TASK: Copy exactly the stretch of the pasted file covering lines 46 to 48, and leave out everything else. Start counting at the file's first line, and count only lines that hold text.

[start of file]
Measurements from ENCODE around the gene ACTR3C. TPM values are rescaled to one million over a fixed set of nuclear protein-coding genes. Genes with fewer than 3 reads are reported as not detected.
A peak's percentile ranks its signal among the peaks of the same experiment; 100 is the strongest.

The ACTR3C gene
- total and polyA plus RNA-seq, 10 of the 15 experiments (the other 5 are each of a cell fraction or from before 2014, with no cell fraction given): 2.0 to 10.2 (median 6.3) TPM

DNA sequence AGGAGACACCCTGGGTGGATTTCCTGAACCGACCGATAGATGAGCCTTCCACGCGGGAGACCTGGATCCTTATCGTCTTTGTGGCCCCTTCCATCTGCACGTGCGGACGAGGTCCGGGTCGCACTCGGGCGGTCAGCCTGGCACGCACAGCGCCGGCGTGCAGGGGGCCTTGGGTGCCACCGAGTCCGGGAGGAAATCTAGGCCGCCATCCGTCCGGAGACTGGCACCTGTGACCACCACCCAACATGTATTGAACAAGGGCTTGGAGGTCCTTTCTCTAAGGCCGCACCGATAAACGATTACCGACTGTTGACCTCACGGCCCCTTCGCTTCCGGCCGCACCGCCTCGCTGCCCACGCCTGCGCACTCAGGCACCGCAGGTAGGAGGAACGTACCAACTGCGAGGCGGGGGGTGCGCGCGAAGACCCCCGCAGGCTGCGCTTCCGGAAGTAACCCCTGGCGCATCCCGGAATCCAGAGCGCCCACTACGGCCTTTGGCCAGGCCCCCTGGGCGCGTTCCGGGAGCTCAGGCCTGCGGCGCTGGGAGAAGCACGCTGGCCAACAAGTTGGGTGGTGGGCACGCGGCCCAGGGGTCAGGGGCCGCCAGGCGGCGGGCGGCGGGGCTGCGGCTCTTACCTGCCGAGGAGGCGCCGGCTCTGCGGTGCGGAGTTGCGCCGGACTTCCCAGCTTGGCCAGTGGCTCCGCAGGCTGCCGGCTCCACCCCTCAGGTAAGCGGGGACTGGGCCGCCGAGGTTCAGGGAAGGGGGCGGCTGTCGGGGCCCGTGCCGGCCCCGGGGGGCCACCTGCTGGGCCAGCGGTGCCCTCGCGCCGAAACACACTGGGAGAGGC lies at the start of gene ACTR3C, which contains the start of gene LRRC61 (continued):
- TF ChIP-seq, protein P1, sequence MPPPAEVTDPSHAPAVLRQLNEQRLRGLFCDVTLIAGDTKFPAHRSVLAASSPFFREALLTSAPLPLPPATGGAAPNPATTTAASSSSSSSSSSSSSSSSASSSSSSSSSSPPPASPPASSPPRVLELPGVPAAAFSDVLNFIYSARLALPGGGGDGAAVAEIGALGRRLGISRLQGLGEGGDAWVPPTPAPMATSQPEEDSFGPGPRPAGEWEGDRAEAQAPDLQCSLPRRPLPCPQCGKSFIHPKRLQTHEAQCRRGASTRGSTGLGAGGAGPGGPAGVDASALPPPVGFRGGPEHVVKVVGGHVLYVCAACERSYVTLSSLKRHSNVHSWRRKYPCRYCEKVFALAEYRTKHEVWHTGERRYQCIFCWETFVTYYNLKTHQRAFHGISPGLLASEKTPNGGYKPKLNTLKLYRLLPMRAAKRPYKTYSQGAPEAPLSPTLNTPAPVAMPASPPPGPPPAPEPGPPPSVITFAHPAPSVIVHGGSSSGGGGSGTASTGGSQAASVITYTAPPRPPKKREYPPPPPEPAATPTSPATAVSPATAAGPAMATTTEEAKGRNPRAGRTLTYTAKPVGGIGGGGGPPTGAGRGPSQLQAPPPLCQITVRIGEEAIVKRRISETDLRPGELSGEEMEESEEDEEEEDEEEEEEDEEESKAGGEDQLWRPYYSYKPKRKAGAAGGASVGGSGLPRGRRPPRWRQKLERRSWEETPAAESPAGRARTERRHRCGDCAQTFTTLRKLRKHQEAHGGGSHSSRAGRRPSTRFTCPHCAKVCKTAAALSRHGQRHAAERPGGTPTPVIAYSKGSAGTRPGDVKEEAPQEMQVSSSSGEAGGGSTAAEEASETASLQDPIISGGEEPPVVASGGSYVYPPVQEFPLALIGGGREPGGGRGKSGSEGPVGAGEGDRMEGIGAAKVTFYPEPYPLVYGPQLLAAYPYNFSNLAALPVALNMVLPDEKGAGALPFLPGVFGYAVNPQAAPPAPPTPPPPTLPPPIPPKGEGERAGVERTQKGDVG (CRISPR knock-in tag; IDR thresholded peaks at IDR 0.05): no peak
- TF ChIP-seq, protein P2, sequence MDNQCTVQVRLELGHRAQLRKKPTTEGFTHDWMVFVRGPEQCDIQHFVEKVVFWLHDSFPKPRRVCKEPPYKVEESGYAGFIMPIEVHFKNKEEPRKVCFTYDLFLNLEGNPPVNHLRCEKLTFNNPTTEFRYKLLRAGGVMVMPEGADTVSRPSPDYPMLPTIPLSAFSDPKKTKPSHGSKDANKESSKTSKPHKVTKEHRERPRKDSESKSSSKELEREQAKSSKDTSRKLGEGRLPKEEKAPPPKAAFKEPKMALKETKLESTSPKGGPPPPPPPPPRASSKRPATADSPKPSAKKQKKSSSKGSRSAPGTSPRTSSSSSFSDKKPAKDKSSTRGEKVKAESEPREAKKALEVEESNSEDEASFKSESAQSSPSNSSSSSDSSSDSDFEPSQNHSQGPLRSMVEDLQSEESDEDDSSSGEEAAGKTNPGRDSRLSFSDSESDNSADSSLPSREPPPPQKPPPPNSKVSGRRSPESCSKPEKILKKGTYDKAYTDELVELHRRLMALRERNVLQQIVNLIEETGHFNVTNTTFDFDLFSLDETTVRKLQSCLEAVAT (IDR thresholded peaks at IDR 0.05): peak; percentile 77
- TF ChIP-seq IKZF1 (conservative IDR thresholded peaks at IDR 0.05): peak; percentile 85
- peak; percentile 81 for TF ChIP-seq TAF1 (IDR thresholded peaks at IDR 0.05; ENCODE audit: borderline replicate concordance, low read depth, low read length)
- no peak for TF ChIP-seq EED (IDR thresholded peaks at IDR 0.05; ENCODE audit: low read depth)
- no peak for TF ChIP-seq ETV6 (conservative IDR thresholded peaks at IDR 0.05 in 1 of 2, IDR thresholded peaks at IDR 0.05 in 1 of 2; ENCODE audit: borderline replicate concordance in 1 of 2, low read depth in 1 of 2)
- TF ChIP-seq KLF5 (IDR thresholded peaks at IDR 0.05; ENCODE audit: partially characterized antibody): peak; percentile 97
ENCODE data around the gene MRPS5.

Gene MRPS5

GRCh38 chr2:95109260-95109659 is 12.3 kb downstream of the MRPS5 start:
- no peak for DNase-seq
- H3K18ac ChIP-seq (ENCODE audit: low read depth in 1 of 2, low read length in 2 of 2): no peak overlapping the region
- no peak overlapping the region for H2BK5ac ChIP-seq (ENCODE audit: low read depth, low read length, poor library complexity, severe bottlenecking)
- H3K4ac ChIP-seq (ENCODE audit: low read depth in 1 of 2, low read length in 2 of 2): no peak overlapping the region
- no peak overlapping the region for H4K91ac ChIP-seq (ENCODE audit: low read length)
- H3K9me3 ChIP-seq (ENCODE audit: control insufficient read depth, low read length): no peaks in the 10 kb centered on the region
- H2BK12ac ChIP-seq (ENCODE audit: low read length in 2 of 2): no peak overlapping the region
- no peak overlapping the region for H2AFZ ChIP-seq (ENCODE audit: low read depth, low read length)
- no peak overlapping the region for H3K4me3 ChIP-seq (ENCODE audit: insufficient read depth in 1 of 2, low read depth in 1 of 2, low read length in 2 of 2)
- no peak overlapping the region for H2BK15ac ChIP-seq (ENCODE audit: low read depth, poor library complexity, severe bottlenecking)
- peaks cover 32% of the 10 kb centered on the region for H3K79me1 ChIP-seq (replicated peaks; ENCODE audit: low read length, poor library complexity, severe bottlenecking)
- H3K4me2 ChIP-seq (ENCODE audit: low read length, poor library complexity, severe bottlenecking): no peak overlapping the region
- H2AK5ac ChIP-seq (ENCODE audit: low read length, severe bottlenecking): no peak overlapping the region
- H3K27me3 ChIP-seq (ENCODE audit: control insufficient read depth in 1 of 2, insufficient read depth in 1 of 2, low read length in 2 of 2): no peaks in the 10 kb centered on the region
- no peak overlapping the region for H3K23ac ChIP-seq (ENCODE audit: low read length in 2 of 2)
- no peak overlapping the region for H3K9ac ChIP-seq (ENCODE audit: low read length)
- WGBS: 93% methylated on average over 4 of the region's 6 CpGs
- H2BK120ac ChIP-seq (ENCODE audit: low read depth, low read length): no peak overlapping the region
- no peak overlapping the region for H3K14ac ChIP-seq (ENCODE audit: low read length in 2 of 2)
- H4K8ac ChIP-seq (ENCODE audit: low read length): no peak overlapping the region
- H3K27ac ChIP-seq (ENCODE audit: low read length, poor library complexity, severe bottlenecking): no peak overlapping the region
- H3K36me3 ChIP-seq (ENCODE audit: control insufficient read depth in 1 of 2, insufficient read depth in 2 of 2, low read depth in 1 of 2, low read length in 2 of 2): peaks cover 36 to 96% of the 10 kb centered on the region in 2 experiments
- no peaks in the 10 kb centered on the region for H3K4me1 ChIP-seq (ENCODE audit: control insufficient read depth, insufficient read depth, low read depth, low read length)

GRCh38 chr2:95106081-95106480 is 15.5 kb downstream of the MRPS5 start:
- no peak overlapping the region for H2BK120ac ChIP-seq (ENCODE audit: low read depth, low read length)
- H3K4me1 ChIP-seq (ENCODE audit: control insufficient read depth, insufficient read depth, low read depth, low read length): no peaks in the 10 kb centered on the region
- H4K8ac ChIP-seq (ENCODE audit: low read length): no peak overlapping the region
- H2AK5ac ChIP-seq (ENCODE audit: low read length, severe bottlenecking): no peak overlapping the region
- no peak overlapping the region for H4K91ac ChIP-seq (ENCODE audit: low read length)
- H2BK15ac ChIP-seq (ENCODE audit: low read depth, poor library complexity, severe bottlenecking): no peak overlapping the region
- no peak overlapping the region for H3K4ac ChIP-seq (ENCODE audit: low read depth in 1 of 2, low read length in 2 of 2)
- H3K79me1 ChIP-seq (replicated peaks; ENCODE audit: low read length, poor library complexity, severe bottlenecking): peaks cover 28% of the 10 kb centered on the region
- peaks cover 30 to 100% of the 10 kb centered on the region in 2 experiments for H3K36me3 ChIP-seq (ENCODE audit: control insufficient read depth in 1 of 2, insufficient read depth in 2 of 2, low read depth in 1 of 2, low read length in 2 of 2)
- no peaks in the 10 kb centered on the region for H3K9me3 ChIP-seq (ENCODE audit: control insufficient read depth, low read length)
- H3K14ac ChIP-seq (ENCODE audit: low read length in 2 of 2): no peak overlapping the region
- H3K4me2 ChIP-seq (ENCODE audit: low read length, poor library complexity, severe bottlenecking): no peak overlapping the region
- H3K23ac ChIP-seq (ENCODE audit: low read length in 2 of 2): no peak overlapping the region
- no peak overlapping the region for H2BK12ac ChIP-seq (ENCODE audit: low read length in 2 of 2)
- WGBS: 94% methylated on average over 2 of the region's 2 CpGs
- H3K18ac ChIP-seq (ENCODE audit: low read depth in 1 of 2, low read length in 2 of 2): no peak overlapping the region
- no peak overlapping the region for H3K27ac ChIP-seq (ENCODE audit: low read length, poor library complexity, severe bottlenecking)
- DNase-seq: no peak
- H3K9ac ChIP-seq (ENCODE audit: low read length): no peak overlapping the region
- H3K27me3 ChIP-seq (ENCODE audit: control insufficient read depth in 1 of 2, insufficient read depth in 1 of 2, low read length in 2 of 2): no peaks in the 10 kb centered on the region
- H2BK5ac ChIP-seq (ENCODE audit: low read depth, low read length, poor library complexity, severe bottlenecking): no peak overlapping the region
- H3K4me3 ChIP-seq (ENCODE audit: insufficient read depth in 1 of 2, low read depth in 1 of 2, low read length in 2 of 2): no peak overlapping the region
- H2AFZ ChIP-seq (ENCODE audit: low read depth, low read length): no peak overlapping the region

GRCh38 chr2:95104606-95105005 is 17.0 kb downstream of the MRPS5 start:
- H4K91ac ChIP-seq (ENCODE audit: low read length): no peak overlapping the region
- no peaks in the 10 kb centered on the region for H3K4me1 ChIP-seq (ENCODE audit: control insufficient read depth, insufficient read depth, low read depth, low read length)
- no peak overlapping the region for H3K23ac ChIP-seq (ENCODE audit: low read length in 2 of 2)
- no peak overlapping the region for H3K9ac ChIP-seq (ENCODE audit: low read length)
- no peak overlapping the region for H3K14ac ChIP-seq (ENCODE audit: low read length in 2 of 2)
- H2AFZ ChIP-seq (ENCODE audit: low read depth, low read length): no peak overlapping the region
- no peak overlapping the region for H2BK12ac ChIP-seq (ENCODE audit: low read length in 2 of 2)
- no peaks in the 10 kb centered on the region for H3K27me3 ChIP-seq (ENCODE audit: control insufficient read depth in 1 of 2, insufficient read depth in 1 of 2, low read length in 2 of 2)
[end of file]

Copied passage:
- no peak overlapping the region for H3K4ac ChIP-seq (ENCODE audit: low read depth in 1 of 2, low read length in 2 of 2)
- H3K79me1 ChIP-seq (replicated peaks; ENCODE audit: low read length, poor library complexity, severe bottlenecking): peaks cover 28% of the 10 kb centered on the region
- peaks cover 30 to 100% of the 10 kb centered on the region in 2 experiments for H3K36me3 ChIP-seq (ENCODE audit: control insufficient read depth in 1 of 2, insufficient read depth in 2 of 2, low read depth in 1 of 2, low read length in 2 of 2)